What Soldiers, DOD civilians should know about tax deferral ending
On Dec. 31, the Social Security tax deferrals, active throughout the fall of 2020, ended. Throughout this year, certain Soldiers and federal employees should be prepared for the normal 6.2% Social Security tax withholdings being deducted, as well as the deferred 2020 Social Security tax collection.
For a bit of background, the Social Security Old Age, Survivors and Disability Insurance tax withholdings were deferred from midmonth September through December 2020, for military members whose monthly rate of basic pay is less than $8,666.66 and federal government employees who earn $4,000 or less in wages subject to OASDI. This action was taken in accordance to the presidential memorandum issued Aug. 8, 2020, the Internal Revenue Service Notice 2020-65 issued Aug. 28, 2020, and at the direction of the Office of Management and Budget and the Office of Personnel Management.
Per IRS guidelines, these deferred 2020 collections will be deducted evenly in 24 installments between January to December from Soldiers’ midmonth and end of month pay. Starting Sunday, Soldiers can see these reductions reflected on myPay in their leave and earnings statement. A note in the remarks of the statement will show the remaining balance of deferred Social Security taxes. For information on the IRS Tax Deferral Information, visit https://www.irs.gov/newsroom/guidance-issued-to-implement-presidential-memorandum-deferring-certain-employee-social-security-tax-withholding.
For those interested in calculating the amount set to be collected prior to their January LES becoming available, all a person has to do is multiple any basic pay received between September through December by 6.2%. For additional information, Defense Finance and Accounting Services provides in-depth information at https://www.dfas.mil/taxes/Social-Security-Deferral/.
In terms of the 2020 W-2 issued at the end of January (a person’s W2 should appear in his or her myPay account once made available), the W-2c (Correct Wages and Tax Statement) will show the collection of deferred Social Security tax for 2021. However, this does not change the deadlines for filing 2020 income tax returns. The IRS has provided specific instructions for employees receiving the W-2c due to the Social Security tax deferral. This information can be provided at https://www.irs.gov/forms-pubs/form-w-2-reporting-of-employee-social-security-tax-deferred-under-notice-2020-65.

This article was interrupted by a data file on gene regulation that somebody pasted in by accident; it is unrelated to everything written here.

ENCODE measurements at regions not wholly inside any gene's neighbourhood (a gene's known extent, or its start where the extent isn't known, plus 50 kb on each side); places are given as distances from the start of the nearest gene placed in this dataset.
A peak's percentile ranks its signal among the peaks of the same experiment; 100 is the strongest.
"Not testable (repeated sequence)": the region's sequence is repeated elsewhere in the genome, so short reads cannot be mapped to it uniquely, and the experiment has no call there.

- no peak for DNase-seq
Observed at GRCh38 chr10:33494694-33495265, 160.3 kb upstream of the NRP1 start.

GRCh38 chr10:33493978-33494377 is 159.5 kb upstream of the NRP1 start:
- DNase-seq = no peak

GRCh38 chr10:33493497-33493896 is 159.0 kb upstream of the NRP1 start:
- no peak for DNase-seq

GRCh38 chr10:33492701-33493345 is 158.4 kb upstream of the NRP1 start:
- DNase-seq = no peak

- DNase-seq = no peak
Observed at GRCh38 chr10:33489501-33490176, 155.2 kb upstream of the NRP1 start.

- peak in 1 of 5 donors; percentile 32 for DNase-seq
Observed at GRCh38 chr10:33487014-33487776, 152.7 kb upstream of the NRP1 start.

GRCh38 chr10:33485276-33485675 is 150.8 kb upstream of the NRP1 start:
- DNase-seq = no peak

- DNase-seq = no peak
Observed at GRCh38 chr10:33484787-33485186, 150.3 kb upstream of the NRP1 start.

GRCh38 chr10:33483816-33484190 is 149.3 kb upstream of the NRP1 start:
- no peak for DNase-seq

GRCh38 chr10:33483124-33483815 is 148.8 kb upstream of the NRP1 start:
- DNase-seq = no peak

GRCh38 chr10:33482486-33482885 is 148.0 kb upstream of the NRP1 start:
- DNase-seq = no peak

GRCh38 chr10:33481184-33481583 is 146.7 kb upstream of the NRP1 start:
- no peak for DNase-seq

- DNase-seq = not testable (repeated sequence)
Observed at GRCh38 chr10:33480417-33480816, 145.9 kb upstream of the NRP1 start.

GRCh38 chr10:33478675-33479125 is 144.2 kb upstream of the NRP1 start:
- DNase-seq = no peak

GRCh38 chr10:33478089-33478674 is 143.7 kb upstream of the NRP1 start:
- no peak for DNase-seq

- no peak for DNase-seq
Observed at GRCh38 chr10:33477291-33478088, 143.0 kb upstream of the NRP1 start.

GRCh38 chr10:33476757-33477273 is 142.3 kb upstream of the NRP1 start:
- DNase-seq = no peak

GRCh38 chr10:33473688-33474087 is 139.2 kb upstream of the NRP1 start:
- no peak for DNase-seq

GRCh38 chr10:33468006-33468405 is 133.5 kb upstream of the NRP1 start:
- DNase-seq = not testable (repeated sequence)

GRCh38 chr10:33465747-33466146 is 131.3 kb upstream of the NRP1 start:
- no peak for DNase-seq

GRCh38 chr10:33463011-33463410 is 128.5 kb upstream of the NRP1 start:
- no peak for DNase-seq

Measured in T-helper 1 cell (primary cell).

Essentially, if a person only had one employer during 2020 and his or her Form W-2c, Corrected Wages and Tax Statement, for 2020 only shows a correction to box 4 to account for deferred 2020 Social Security and withheld Social Security for 2021 pursuant to Notice 2020-65, no further steps are required. However, if a person had two or more employers and the W-2c shows correction for box 4, he or she needs to use amount of Social Security tax withheld in order to determine whether he or she had an excess Social Security tax on wages (or compensation) paid in 2020. If the amount withheld exceeds the maximum amount ($4,000) of tax owed, or increases the already existing amount of Social Security tax, then a filing of the Form-1040X Amended U.S. Individual Income Tax Return is needed to claim a credit for the excess Social Security tax.
Those who separate or retire prior to the deferred Social Security tax being collected in full, are still responsible for the remainder of the repayments. The unpaid balance will be collected from a person’s final pay and he or she may receive a debt letter with instructions on repayment.
For more information or questions, contact the Joint Base Myer-Henderson Hall Legal Assistance Office at (703) 696-0763.